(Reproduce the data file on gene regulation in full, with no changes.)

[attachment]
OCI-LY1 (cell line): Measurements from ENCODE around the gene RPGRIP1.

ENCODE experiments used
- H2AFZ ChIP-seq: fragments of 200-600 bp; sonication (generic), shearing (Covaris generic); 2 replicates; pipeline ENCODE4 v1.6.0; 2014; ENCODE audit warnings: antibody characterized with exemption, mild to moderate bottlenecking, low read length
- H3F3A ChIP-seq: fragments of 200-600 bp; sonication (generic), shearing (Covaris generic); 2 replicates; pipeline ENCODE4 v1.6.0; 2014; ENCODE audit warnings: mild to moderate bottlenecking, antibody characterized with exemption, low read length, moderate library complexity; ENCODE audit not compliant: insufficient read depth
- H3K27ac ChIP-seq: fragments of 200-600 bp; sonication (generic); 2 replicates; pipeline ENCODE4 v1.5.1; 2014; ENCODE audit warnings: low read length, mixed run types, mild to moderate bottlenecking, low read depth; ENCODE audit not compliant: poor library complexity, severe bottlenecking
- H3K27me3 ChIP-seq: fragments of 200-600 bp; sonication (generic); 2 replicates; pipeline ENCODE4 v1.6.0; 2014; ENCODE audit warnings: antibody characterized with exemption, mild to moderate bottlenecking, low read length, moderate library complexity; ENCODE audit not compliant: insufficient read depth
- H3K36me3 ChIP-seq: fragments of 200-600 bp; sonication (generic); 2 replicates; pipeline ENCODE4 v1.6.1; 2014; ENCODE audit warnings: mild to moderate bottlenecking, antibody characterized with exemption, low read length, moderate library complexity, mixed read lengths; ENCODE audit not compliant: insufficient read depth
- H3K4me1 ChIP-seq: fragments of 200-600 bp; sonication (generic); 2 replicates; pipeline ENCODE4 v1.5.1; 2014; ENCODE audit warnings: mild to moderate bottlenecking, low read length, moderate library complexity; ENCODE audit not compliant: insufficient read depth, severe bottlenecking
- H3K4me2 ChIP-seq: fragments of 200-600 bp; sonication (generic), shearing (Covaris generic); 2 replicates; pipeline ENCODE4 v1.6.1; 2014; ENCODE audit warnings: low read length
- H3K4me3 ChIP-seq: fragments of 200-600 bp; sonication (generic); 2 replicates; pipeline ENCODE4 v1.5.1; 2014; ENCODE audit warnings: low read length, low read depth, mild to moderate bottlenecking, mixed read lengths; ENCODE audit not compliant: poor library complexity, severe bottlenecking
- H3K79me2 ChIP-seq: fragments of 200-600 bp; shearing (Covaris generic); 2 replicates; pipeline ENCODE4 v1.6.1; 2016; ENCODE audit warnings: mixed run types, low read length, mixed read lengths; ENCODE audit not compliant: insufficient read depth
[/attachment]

OCI-LY1 (cell line): Measurements from ENCODE around the gene RPGRIP1.

ENCODE experiments used
- H2AFZ ChIP-seq: fragments of 200-600 bp; sonication (generic), shearing (Covaris generic); 2 replicates; pipeline ENCODE4 v1.6.0; 2014; ENCODE audit warnings: antibody characterized with exemption, mild to moderate bottlenecking, low read length
- H3F3A ChIP-seq: fragments of 200-600 bp; sonication (generic), shearing (Covaris generic); 2 replicates; pipeline ENCODE4 v1.6.0; 2014; ENCODE audit warnings: mild to moderate bottlenecking, antibody characterized with exemption, low read length, moderate library complexity; ENCODE audit not compliant: insufficient read depth
- H3K27ac ChIP-seq: fragments of 200-600 bp; sonication (generic); 2 replicates; pipeline ENCODE4 v1.5.1; 2014; ENCODE audit warnings: low read length, mixed run types, mild to moderate bottlenecking, low read depth; ENCODE audit not compliant: poor library complexity, severe bottlenecking
- H3K27me3 ChIP-seq: fragments of 200-600 bp; sonication (generic); 2 replicates; pipeline ENCODE4 v1.6.0; 2014; ENCODE audit warnings: antibody characterized with exemption, mild to moderate bottlenecking, low read length, moderate library complexity; ENCODE audit not compliant: insufficient read depth
- H3K36me3 ChIP-seq: fragments of 200-600 bp; sonication (generic); 2 replicates; pipeline ENCODE4 v1.6.1; 2014; ENCODE audit warnings: mild to moderate bottlenecking, antibody characterized with exemption, low read length, moderate library complexity, mixed read lengths; ENCODE audit not compliant: insufficient read depth
- H3K4me1 ChIP-seq: fragments of 200-600 bp; sonication (generic); 2 replicates; pipeline ENCODE4 v1.5.1; 2014; ENCODE audit warnings: mild to moderate bottlenecking, low read length, moderate library complexity; ENCODE audit not compliant: insufficient read depth, severe bottlenecking
- H3K4me2 ChIP-seq: fragments of 200-600 bp; sonication (generic), shearing (Covaris generic); 2 replicates; pipeline ENCODE4 v1.6.1; 2014; ENCODE audit warnings: low read length
- H3K4me3 ChIP-seq: fragments of 200-600 bp; sonication (generic); 2 replicates; pipeline ENCODE4 v1.5.1; 2014; ENCODE audit warnings: low read length, low read depth, mild to moderate bottlenecking, mixed read lengths; ENCODE audit not compliant: poor library complexity, severe bottlenecking
- H3K79me2 ChIP-seq: fragments of 200-600 bp; shearing (Covaris generic); 2 replicates; pipeline ENCODE4 v1.6.1; 2016; ENCODE audit warnings: mixed run types, low read length, mixed read lengths; ENCODE audit not compliant: insufficient read depth